This is clearly an inflection point for Android. Android was built on the premise that phone makers who wanted to compete with Apple but couldn’t handle the burden of supporting their own operating system would receive the basic underlying code with the freedom to put their own stamp on the experience. No Android partner is going to stick around if Google tries to become a full-on version of Apple, with complete control of the design and distribution of a single product.

Google said it wasn’t going to go down that road during its conference call with the media and financial analysts, but the temptation will be there. Even if Google does keep its pledge to operate Motorola separately, it’s hard to imagine that compatibility-breaking features like custom Motorola user interfaces will survive the integration. The “pure Google” marketing pitch for the Nexus devices will almost now certainly be attached to the Motorola lineup, and if Google’s intent is to operate Motorola in a way that maximizes returns to its shareholders, how could it make a conscious decision to choose Samsung or HTC as launch partners for new Android features in lieu of its own division? That would undercut Motorola’s competitive position in the market, and you’re not supposed to shun your own products in order to favor those of competitors.

“Many hardware partners have contributed to Android’s success, and we look forward to continuing our work with all of them on an equal basis to deliver outstanding user experiences,” Google CEO Larry Page said on a conference call following the announcement of the deal. But Android partners can’t afford to take Google at its word. They’ll have to consider other options from either Microsoft or HP (NYSE: HPQ) that allow them to differentiate their products out of fear of becoming a second-class Android citizen. That’s one of the main reasons why Nokia (NYSE: NOK) chose Microsoft over Google when planning its next-generation mobile operating system strategy: it didn’t want to be just another Android vendor.

Every Android partner knew Google was going to have to do something to solve its patent problems. But they probably didn’t expect Google to choose the most expensive and confrontational solution it could envision by refusing to pay $4.6 billion for Nortel’s patents yet agreeing to pay 3 times that in cash to buy a competitor. Even if Google shuts down Motorola’s handset business after closing the deal, it has reminded Android partners how much power it wields over the Android community.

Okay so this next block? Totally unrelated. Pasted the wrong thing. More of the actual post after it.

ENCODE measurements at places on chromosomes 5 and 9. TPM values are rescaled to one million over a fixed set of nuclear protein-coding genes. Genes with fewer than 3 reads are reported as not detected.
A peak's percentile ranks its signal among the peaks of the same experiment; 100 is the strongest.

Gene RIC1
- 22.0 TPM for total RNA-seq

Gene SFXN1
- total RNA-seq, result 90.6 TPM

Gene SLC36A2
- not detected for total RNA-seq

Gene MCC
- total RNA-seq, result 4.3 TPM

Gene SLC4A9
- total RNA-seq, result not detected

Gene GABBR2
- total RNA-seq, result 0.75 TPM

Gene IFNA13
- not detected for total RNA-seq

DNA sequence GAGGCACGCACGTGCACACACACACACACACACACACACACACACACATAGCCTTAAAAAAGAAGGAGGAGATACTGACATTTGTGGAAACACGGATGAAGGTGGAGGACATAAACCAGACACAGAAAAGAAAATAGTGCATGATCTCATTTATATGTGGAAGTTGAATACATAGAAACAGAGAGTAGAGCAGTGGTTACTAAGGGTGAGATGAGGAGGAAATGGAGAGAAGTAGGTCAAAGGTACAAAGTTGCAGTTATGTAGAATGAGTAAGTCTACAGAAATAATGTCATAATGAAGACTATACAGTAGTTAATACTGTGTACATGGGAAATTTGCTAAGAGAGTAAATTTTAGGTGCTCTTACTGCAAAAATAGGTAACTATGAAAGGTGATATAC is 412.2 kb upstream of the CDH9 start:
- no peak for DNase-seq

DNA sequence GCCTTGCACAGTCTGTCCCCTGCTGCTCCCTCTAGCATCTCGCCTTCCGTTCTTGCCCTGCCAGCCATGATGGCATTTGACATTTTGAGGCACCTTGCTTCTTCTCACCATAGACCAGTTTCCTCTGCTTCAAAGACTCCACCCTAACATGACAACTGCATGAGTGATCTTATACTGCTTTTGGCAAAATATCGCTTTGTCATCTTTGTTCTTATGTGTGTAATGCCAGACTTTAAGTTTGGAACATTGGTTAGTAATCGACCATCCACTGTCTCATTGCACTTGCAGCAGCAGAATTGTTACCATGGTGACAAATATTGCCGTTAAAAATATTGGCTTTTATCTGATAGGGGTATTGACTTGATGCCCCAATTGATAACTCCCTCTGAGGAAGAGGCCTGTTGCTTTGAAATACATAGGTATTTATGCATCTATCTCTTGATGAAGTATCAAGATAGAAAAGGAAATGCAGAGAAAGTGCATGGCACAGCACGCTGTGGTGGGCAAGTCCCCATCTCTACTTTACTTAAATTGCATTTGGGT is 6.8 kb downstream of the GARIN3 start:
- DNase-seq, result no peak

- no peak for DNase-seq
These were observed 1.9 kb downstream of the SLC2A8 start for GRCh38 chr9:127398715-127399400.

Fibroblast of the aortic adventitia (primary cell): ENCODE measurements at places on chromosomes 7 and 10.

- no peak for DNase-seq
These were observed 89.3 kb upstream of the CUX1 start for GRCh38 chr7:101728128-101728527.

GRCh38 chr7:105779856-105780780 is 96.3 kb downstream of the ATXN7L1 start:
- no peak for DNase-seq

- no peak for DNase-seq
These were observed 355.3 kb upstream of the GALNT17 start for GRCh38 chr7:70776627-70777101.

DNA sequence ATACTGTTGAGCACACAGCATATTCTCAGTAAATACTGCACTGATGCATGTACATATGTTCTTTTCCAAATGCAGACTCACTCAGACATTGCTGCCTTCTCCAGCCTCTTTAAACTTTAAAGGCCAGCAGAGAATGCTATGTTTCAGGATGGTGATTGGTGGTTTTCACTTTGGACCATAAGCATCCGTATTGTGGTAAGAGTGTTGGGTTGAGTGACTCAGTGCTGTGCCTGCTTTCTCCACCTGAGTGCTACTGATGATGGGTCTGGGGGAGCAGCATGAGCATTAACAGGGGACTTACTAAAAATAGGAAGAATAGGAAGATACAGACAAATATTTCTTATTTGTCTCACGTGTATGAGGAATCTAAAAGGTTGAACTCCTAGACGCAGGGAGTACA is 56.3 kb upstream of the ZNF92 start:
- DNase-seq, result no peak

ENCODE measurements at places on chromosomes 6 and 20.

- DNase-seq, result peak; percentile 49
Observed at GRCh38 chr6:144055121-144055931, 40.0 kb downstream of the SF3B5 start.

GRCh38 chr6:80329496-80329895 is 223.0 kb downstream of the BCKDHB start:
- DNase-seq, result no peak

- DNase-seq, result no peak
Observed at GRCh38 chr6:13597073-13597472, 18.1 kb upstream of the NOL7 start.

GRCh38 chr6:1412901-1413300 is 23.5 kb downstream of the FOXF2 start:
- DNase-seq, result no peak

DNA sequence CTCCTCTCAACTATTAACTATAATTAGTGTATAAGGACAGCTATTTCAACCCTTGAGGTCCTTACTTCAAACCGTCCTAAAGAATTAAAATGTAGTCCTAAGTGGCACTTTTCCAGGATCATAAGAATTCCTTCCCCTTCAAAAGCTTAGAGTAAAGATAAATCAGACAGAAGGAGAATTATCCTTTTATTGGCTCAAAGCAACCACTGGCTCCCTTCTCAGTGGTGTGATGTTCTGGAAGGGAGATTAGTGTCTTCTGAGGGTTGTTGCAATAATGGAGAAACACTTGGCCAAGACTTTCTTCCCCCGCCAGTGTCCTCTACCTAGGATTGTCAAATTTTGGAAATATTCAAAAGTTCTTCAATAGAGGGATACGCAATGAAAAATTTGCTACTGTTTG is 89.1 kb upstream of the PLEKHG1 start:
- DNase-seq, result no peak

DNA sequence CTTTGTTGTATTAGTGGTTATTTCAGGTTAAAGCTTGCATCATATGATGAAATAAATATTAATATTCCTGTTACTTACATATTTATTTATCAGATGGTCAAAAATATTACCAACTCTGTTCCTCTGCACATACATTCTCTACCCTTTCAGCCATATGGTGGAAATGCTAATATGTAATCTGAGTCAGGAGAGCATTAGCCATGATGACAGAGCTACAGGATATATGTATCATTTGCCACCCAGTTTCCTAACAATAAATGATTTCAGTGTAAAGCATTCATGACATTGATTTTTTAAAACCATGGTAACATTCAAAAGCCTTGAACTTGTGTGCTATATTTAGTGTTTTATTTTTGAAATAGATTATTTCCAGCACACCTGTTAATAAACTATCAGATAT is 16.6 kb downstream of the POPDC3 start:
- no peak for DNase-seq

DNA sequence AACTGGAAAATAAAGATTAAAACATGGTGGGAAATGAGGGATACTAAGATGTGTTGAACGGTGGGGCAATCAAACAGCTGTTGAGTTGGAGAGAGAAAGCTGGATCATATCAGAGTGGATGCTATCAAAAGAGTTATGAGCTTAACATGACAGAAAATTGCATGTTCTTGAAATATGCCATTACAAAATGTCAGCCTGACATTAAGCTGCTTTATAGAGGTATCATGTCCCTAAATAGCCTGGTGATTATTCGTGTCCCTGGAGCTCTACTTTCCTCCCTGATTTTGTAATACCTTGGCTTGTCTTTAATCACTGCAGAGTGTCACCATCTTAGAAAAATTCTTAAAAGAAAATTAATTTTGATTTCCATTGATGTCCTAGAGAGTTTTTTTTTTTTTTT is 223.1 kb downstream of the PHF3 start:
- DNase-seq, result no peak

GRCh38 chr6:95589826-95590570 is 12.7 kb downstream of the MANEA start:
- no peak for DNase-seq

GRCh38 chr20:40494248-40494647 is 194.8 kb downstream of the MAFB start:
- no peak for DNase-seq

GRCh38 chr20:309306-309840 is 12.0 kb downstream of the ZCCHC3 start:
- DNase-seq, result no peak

It took just three years from the launch of the G1 to the present day for Android to become the world’s most widely used mobile operating system. If the Motorola-Google deal crosses the finish line, the dynamics that allowed Android to reach that point will have permanently shifted.

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  1. “how could [Google] make a conscious decision to choose Samsung or HTC as launch partners for new Android features in lieu of its own division? That would undercut Motorola’s competitive position in the market, and you’re not supposed to shun your own products in order to favor those of competitors.” 

    The answer is not hard to fathom.  Android is way more important to Google’s future than increasing Motorola’s market share in handsets.  Android is the launchpad for all kids of Google services that get bundled in, like search and advertising.  It is much more important for Google to keep Android’s market share growing so it can monetize those services than to favor Motorola and drive HTC, Samsung and other handset makers away from Android, perhaps into the arms of Microsoft.

    1. That’s exactly why they needed to do a patent deal, to protect Android’s future. They did not have to buy Motorola to protect Android’s future; they may have actually made it more complicated.